Thursday, November 20, 2014

Fran Millar pledges “to enact true property tax assessment reform”

In campaign ads in the DeKalb Neighbor leading up to the recent election, north DeKalb state senator Fran Millar highlighted his plans for the 2015 session of the Georgia General Assembly. He indicated that he will pass legislation to renew the property value freeze in DeKalb, and that he plans to “pass my legislation to enact true property tax assessment reform.”

During the 2014 session, Sen. Millar sponsored Senate Bill 293 which would have made changes to assessment calculations and to the appeal process. SB 293 passed the state senate but not the state house. Apparently, the initial drafts of the bill were written by property tax litigator Walter Hotz, who lamented the bill’s defeat in a blog post in June. Here’s Mr. Hotz’s explanation of the bill’s intent and his account of what happened to the bill in the House:
For this year’s legislative session, I was asked by a group of Georgia Senators to re-write the real property tax appeal laws for the state of Georgia for the purpose of providing safeguards and rights for Georgia real property owners.

The present laws were heavily weighted in favor of the tax assessors (each county in Georgia) and the Senators wanted to “level the playing field” for property owners. I was honored to have been selected for the task and, although it took more than 100 hours of my time, I was glad to do it. The present law had been drafted by the counties and their lobbyists. If you scoured deep you might find a little “right” for the property owner here and there in the present tax code but the drafters had made certain that whatever rights you had in the existing code, you had no way to enforce those rights – so the counties could simply ignore same with impunity – which many counties did – and there was nothing you could do – to say the code was well designed for the tax assessors would be a gross understatement.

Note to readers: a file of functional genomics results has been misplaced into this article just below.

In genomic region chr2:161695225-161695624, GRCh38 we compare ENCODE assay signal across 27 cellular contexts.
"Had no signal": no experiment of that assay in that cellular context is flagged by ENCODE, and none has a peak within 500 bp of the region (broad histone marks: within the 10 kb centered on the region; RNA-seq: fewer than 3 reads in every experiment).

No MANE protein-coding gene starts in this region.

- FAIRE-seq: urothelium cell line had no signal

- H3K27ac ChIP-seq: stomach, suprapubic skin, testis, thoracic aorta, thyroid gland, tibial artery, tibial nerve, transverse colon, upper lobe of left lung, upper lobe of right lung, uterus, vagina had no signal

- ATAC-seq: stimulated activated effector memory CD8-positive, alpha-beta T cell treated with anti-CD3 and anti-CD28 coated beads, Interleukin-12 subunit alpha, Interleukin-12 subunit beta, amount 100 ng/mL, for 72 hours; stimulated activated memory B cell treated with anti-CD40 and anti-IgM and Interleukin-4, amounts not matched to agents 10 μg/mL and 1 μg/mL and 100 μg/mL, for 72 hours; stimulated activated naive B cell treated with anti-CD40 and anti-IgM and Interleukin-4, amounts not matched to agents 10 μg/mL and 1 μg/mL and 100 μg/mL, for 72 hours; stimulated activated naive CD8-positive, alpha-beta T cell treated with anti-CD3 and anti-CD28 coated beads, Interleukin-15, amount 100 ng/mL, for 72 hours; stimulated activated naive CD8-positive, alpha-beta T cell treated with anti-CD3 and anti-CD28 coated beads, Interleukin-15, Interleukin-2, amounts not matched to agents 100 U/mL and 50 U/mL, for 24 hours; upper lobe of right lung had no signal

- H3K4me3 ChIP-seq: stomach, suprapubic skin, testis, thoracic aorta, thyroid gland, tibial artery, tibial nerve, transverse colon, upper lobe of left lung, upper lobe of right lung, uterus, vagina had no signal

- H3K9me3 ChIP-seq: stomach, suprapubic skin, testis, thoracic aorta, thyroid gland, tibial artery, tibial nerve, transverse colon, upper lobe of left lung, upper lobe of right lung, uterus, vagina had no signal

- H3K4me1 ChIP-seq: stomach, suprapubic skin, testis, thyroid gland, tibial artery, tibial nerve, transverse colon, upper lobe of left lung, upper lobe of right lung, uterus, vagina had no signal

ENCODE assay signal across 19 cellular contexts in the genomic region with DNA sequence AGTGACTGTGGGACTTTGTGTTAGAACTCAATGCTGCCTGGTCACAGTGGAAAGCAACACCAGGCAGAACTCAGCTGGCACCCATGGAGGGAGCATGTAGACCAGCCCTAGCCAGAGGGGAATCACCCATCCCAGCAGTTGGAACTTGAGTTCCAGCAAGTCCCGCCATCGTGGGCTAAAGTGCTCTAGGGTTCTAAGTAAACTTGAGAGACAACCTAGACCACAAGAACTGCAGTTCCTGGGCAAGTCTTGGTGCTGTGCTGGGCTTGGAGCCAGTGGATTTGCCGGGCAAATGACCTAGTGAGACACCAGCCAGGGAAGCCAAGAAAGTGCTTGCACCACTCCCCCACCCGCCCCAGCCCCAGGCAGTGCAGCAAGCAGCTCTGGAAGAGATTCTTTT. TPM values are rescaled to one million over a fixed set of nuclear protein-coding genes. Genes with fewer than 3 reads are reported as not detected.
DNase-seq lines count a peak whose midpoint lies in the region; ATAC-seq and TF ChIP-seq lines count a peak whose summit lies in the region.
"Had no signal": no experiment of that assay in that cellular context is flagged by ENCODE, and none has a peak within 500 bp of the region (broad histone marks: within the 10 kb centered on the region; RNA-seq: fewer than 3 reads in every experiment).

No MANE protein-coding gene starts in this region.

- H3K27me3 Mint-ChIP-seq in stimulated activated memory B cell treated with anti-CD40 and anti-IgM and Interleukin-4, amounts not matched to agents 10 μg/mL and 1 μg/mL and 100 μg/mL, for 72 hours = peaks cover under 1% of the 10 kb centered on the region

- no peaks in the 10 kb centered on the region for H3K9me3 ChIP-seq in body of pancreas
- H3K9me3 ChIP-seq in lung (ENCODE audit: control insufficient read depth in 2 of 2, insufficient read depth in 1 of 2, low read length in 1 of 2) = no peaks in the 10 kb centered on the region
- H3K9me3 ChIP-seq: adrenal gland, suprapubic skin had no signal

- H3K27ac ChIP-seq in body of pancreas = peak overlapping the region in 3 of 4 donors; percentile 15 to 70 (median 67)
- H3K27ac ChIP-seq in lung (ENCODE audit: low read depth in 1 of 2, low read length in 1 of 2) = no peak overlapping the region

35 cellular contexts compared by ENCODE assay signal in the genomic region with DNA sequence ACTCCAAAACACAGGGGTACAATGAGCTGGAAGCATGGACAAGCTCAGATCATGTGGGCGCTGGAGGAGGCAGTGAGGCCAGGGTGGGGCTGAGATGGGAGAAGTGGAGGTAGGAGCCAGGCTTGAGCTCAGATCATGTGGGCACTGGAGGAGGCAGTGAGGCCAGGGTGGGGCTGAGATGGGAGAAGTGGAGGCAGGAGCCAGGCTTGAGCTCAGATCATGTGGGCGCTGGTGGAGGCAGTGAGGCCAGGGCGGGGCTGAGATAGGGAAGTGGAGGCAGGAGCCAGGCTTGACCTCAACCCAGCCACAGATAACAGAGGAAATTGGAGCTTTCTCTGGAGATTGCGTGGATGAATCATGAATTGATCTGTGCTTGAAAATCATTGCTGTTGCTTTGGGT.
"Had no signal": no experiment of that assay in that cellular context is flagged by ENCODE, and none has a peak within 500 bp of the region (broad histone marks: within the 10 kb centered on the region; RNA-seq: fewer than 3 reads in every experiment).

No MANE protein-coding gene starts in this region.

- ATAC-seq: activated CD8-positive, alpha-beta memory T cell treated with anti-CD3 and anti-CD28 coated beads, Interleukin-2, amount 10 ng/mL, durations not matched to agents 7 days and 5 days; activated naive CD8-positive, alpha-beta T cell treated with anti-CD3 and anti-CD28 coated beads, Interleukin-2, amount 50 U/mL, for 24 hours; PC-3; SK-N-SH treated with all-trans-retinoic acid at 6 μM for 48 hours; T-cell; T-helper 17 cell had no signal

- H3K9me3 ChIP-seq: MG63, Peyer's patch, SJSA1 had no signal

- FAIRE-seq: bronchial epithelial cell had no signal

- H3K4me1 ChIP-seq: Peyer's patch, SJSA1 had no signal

So, the Georgia Senate wanted to do something about it. My suggested changes were put into Bill format by the Senate’s legislative counsel and the Bill was designated as SB 293. SB 293, as I drafted same, gave many rights to the property owner, most of which were commonsensical – rights that you would have thought certainly should have been given to the property owner – in fact, you would be appalled that such rights had not already been given to the property owner.

I appeared as the expert on tax appeal laws and testified before the Senate Finance committee and before the House Judiciary committee. The Bill and your rights were approved unanimously by the Senate Finance committee and received a two-thirds approval in the overall Senate – but then it went to the House Judiciary committee.

The Bill first went to the House Judiciary sub-committee. The House Judiciary sub-committee tore your rights apart and as to anything left, destroyed any enforcement provisions the Bill had given you. I was shocked when not only were they shredding your rights that the Senate wanted you to have but one member on the sub-committee wanted to add certain “penalties” to the property owner – I couldn’t believe she wanted to do so but she did – thankfully her suggested penalties against the taxpayer were not accepted. Then, when the Bill got to the full House Judiciary committee, the final death knell was struck…

Read the rest here.  The Association of County Commissioners of Georgia also plans to push for changes to property tax administration in 2015.

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